Snowy Mountains Great Escape and the unreasonable pressure on first time experiences

During my stay at Jindabyne (the village closest to the Snowy Mountains), my family and I were ushered into our motel by a middle aged man, with the most electric blue eyes I’ve ever seen and a killer italian accent. It turned he also owned the neighboring Italian restaurant, which we spent most of the night in, praising the pepperoni pizza and creamy carbonara. We spent the afternoon wandering the lake and visiting the warm bookshop. The cold wasn’t bad at first, but then it started to settle into your bones and slowly freeze you until it felt like it was a sin to leave your hands outside of your pockets (unless you had gloves, which unfortunately I forgot to pack). So far, I was kinda enjoying myself.



The beautiful view from the lake


The weird but wonderful sculptures by the lake





The next day was Judgement day. The decider. The day when I was finally going to see snow. I had a perfect vision of my first experience. I would be standing in an empty clearing, laden with beautiful, clean and powdery snow. Light wisps would fall down. I would gently reach down and cup a handful. Bring it to my mouth and taste the sweetness. It would be perfect and amazing.
The pressure we put on first experiences.

Anyway, it didn’t go exactly as planned. As soon as we got there, my family and I bundled inside to get skiing lessons. I only had time to gaze around in wonder and I remembered thinking, ‘This is just like something out of Google Images.’ Which I didn’t know was bad or good. Turned out there weren’t any half day lessons available at where we were so then we got on a bus after hiring some (heavy) skiing equipment and off we went to another mountain. Still hadn’t having touched snow yet.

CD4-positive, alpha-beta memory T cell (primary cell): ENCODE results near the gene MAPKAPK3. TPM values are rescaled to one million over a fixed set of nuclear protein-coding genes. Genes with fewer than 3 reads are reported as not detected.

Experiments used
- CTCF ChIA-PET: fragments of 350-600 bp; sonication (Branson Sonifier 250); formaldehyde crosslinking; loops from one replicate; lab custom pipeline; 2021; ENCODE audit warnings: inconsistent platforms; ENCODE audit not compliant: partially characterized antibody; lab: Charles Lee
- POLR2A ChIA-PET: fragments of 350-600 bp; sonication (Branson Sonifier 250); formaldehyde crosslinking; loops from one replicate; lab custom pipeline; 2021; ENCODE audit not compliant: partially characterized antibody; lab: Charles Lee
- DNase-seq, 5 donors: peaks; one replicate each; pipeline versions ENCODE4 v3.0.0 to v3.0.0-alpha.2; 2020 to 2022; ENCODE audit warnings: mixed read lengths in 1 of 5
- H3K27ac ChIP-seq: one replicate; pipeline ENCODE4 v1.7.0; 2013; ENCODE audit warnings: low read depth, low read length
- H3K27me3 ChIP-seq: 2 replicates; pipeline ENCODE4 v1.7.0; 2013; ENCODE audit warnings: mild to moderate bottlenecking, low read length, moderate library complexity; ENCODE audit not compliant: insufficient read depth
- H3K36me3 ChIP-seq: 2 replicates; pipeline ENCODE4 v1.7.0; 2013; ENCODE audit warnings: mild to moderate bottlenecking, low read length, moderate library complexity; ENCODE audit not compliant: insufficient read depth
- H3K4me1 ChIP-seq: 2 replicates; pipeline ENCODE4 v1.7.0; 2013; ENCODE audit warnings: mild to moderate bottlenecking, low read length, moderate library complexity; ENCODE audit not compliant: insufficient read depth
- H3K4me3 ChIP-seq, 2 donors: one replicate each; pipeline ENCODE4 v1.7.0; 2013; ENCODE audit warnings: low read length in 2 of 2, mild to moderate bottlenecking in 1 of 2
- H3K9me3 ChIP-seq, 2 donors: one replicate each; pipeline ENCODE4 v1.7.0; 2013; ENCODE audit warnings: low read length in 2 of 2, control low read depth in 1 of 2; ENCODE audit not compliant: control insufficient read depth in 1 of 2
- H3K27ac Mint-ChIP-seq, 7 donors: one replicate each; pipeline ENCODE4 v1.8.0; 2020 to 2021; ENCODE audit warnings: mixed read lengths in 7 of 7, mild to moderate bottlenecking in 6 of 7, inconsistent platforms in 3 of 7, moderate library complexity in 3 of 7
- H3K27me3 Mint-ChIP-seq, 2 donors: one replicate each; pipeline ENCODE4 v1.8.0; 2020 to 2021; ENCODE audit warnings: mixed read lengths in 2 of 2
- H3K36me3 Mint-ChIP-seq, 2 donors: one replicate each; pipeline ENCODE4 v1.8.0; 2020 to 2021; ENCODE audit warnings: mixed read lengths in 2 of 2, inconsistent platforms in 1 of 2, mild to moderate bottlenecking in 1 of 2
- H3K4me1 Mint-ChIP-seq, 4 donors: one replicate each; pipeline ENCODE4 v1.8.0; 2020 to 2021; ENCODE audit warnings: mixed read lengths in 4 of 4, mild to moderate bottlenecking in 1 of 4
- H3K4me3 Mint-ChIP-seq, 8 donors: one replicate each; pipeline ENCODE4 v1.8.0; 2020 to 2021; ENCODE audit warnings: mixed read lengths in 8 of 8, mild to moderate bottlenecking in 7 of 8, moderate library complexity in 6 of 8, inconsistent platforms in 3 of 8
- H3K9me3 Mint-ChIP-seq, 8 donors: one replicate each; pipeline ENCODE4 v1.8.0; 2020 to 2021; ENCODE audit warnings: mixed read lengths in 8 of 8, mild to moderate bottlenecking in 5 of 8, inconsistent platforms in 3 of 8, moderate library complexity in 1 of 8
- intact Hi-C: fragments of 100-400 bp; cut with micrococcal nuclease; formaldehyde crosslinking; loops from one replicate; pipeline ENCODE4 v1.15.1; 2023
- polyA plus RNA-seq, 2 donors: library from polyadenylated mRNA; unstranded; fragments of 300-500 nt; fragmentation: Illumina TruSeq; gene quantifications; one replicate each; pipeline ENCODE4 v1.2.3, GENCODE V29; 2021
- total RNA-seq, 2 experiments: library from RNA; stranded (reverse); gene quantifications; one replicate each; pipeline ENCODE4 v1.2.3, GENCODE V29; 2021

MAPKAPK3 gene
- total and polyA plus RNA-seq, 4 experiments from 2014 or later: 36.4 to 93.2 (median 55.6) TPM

I got off with my brother and went to my lesson. I had gloves on and a helmet, so no chance of skin to skin contact with the stuff underneath my feet. The skiing instructor was pleased to hear that I’d ice skated before and told me that I should be able to pick up skiing quite quickly. (FYI I am terribly at ice skating. Really. Man, I suck.) Needless to say, I did not pick it up quickly. I had some falls, but eventually I got the hang of it.

I was sweating like crazy afterwards so I took off my glove. And reached down. For the snow. And got an icy scrape of this icy stuff which iced my fingers (bear with me). Which was not powdery. Or soft. Or magical.
It was frankly; disappointing.

It occurred to me then, how much pressure we put on first hand experiences. As if the rest doesn’t matter. Our first impression, first experience means everything. There is no room for repentance. Everything depended on that moment.

Which was not true. I cannot tell you how great and amazing it was when I got to the top of the mountain, where the snow was beautiful and soft and deep, and how clean and sparkly it was and how my brother and I had the best snowball fight ever and when I tasted it, it was incredibly sweet. The first thing was nothing. This was the real moment. And although we think that the first moment is the most important; it’s not. We only try to make it be. There are so many great things after, that the first moment is crushed, is forgotten. There should be no pressure on the first moment. Because there is more than the first moment. And we should look for the other things too.

And on a completely different note, you had no idea how many times I embarrassed myself. I jammed the elevator thingo when I tripped over. Twice. I went to fast down the mountain and crashed into a tree. The snow sled team rescued me. But it was fun. So incredibly fun. Can’t wait to go there again next year. 😀


About everburningcinders

So so...where to start? Well, for starters, I can say that I'm one of those kinds of people that don't care about their hair, or desperately need another pair of shoes. In fact, if you see me, you wouldn't notice me at all. I'm just the shadow, sticking to the walls, head buried in a book or eyes glazed over in a daydream. I want to be listened to and I want to be appreciated. My moral in life: Life is life. Believe in it and suck it up. I look forward to meetin' ya all!
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